65 of 100 Signatures
    Created by Paul James Gorman
  • Saving the British Pub
    The British Pub is being extinguished by the fact it so much cheaper to buy beer in supermarkets and drink it at home. If my idea was adopted I do not believe the Government would lose much income because of the companion sales of wines and spirits to the companions of draught beer drinkers. The pub is much more than a drinking den, it is where people meet and interact, play games and socialise.
    94 of 100 Signatures
    Created by Roy Murchie
  • Get churches to move their money
    It has long been suspected that the Christian churches in this country ( and, no doubt, elsewhere) appear to be in thrall to the Big Money powers, as represented by the City, for example. The remaining influence which some churchmen still have could be turned to the good of working (i.e., not speculating) people, since a massive movement of church money to the ethical banks would be both a positive move and a slap on the wrists of the mega-greedy. The churches should, finally, for their own credibility, be seen to be on the side of the less-rich.
    51 of 100 Signatures
    Created by David Marchesi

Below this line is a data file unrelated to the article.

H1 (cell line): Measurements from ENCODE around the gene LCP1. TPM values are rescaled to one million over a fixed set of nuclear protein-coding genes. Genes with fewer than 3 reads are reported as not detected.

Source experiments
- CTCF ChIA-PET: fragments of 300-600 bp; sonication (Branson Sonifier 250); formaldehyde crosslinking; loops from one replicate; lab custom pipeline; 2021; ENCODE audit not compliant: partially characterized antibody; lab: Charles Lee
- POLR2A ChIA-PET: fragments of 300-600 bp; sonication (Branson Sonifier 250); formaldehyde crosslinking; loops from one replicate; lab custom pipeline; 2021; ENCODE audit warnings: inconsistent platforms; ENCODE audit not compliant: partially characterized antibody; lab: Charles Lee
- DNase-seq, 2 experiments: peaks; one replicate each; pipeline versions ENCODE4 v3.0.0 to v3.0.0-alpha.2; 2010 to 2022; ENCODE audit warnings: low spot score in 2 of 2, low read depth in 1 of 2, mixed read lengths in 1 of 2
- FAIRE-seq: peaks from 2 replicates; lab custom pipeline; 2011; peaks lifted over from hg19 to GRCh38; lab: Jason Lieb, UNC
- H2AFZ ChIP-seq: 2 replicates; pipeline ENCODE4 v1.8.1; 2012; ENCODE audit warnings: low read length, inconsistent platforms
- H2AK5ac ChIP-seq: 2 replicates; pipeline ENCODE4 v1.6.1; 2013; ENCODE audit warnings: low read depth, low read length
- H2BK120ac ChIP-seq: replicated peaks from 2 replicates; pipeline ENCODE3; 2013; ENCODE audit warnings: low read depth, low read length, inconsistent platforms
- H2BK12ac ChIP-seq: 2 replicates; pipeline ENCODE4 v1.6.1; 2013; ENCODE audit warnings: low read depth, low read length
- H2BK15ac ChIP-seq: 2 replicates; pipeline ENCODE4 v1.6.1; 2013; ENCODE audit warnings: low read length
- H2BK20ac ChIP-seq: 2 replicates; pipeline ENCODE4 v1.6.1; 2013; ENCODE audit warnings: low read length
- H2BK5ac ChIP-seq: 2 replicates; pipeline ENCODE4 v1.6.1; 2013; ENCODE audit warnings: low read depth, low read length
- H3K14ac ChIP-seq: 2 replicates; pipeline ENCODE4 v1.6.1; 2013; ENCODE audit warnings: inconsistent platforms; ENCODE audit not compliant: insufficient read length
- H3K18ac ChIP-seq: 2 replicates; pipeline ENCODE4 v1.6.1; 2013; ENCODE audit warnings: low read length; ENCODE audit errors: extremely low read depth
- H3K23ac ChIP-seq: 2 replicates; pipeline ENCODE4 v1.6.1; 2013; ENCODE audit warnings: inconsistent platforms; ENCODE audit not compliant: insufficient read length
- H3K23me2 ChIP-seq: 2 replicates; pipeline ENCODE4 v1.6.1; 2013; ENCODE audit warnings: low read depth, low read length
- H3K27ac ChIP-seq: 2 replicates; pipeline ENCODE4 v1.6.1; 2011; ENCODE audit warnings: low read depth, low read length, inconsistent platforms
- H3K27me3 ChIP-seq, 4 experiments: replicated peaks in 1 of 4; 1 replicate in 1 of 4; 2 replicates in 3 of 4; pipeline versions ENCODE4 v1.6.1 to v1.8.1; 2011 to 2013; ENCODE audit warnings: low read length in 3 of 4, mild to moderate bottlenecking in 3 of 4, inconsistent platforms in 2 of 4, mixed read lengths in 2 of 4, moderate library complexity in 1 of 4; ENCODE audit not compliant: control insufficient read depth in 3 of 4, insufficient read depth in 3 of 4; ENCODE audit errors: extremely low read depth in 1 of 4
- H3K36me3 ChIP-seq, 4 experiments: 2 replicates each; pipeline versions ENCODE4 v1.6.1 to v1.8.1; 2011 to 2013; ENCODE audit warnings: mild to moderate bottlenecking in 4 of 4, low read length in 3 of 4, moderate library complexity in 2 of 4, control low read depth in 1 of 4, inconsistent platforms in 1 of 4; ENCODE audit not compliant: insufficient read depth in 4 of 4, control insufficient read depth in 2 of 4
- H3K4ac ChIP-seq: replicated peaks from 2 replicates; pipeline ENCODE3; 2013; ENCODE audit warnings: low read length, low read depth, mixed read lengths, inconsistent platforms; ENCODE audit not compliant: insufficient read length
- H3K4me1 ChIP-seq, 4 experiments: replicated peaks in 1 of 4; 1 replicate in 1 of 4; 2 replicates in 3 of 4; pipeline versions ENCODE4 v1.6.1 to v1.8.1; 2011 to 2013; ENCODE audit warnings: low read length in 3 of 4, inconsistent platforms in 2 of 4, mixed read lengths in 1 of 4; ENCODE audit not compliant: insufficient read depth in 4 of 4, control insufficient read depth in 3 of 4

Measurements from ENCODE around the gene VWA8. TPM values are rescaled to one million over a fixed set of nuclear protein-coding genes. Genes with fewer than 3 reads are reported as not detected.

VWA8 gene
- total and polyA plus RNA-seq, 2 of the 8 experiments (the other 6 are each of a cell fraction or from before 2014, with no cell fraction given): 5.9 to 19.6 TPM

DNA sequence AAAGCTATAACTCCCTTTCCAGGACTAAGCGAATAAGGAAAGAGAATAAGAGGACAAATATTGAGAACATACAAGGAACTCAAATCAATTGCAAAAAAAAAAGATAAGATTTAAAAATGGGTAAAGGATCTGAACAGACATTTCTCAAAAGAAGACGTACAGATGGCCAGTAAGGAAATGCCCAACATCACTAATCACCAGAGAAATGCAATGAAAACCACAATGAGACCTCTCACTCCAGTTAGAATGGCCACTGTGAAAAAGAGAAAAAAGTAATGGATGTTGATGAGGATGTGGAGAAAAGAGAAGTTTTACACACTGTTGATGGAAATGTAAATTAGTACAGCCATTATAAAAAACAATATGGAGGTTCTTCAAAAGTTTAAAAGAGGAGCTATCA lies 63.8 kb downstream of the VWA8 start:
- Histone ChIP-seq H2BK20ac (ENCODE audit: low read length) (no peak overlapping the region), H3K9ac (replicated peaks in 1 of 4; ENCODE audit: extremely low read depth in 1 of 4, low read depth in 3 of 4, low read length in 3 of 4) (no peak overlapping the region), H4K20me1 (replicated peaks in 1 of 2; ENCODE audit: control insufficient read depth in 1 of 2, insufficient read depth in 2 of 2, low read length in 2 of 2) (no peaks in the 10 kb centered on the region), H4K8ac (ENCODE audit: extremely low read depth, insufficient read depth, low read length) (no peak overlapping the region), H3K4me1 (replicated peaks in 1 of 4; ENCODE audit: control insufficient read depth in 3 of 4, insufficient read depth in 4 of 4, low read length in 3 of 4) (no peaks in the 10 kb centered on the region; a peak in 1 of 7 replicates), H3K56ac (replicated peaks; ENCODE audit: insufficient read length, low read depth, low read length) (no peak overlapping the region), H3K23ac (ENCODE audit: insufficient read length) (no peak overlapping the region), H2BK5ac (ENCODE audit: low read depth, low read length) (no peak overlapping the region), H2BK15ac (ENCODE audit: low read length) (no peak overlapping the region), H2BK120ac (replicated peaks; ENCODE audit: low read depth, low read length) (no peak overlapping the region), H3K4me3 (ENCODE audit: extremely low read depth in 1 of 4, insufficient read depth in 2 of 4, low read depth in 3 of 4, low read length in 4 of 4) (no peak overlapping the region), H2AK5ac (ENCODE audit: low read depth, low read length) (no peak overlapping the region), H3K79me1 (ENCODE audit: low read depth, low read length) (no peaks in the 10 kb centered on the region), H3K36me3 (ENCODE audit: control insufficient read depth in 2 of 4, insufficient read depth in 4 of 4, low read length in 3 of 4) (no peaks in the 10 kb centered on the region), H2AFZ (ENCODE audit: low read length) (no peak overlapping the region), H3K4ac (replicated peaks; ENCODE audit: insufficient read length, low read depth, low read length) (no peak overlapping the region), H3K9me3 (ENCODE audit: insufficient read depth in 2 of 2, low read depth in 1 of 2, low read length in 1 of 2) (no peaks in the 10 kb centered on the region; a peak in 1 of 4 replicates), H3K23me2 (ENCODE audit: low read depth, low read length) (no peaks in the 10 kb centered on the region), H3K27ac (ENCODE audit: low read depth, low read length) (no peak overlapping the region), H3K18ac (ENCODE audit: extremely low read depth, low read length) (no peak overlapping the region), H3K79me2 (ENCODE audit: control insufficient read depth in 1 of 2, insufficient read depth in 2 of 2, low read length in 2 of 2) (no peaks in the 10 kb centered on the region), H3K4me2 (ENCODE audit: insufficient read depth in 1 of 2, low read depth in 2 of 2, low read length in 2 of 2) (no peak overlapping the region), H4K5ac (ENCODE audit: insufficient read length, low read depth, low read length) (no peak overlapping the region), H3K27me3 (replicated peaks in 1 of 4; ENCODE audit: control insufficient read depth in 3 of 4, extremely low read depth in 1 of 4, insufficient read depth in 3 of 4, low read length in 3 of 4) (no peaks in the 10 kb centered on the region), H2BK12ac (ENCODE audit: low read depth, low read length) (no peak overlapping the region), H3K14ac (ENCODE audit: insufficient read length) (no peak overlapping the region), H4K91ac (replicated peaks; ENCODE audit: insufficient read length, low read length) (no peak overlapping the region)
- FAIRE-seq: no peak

• Stop The Stench
    This site belches out foul smelling odours which choke the local communities and give rise to serious health concerns
    92 of 100 Signatures
    Created by Peter Gardiner
  • Qualified teachers for every child
    Qualified teachers have completed a rigorous training programme which ensures they hold appropriate prerequisite qualifications and that they are prepared for and have met national standards to teach. Following the Michael Gove's change, there are now no safe guards in place to ensure children have appropriately trained and qualified teachers. This flies in the face of international research and best practice which shows the best education systems have teachers who have completed lengthy and rigorous pedagological training.
    101 of 200 Signatures
    Created by Steph Ladbrooke